Skip to main content

Coalition Government

Volume 519: debated on Tuesday 30 November 2010

1. What recent assessment he has made of the effectiveness of coalition Government under the UK’s constitutional arrangements. (27056)

The coalition Government are sorting out the mess they inherited from the previous—[Interruption.] This always gets Opposition Members going from the beginning. The coalition Government are sorting out the mess they inherited from the previous Administration, including a woefully unreformed political system. That is why we are giving power back to Parliament by establishing five-year fixed-term Parliaments, why we are offering the public a choice, for the first time, on using a different and fairer electoral system, and why we will create fairer, more equal-sized constituencies in time for the next election.

I beg the right hon. and learned Lady’s pardon, and I also beg Mr McCabe’s pardon as we have not yet heard from him and we want to do so. I call Mr Steve McCabe.

I feel so let down, Mr Speaker.

In her paper comparing the coalition to a difficult marriage, Miss van der Laan advises Back Benchers that they should

“never take advice from those who have secured Government jobs because their self-interest clouds their judgment.”

Is she right?

I think the hon. Gentleman asked, “Is he right?”, but Lousewies van der Laan is a lady; I think we should get such facts right. As I have said, two parties have come together to repair the damage left by one; it is as simple as that.

Does my right hon. Friend agree that the coalition Government are breaking new ground along European lines? Might we send a message to the rest of Europe that actually we do believe in coalition Government in this country?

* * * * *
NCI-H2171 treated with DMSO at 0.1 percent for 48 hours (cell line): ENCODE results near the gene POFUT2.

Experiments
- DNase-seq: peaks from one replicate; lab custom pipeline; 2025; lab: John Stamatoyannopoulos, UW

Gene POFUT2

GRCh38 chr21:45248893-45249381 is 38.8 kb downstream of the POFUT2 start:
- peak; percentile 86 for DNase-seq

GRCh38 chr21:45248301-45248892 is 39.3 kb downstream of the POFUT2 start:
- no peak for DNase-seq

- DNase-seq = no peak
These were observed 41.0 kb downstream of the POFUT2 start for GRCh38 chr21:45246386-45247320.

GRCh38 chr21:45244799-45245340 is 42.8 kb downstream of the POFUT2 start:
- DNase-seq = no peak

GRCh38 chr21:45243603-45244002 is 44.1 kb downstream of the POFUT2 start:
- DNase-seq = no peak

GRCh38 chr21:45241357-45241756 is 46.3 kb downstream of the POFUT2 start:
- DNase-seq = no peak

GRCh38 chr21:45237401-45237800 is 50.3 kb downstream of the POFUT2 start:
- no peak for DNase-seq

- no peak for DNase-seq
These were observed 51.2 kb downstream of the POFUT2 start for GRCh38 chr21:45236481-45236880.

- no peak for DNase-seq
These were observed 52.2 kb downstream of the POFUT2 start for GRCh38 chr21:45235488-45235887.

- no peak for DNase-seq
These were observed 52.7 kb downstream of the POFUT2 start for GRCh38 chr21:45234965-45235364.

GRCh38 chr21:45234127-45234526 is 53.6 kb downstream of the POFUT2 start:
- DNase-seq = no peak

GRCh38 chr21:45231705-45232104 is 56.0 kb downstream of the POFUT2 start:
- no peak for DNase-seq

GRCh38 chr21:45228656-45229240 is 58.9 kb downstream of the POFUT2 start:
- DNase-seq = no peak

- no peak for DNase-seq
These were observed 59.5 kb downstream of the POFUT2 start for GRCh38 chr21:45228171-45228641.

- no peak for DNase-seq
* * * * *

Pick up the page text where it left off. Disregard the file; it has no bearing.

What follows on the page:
I certainly agree that in other democracies in Europe and elsewhere the idea of two parties compromising with each other in the national interest is considered to be a good thing. Only backward-looking Opposition Members regard every compromise as a betrayal.

Speaking of which, is not the effectiveness of coalition Government a question of substance? On the substantive coalition policy of tuition fees, the House will want to know how the right hon. Gentleman, as Deputy Prime Minister, is going to vote. Is he going to vote for, is he going to abstain, or is he going to vote against it, as we are?

I am delighted that the right hon. and learned Lady is finally referring to substance. For weeks now Opposition Members have refused to tell the House, or the students demonstrating outside, what their policy is. Is it a blank sheet of paper? Is it a graduate tax or not? The fact is that the proposal we are putting forward—we have a plan; they have a blank sheet of paper—is fairer for students than the system we inherited from the Labour Government.

We are clear: we are going to vote against the trebling of tuition fees, but the right hon. Gentleman will not tell us what he is going to do. This is about what he said he stood for when he was asking for people’s votes. He said that as a matter of principle he wanted no tuition fees and that he would vote against any increase. People will judge him on this. If he votes against, that is the only principled position; if he abstains, it is a cop-out; if he votes for, it is a sell-out. Which is it?

Since the right hon. and learned Lady does not want to discuss her policy or policy in general, let me illustrate what this means in real terms. A care worker who has graduated from university, starting on £21,000 and earning more over time—[Interruption.] No, what people are interested in is what is going to happen to them in practice. Under our proposals, they will pay back £7 a month on average, compared with £81 a month on average under the scheme we have inherited from Labour, and £36 a month on average under the system of graduate taxes her right hon. Friend the leader of the Labour party wants to advocate. I hope that we will now be able to have a reasonable and reasoned discussion about what our proposal actually means for graduates in this country in future.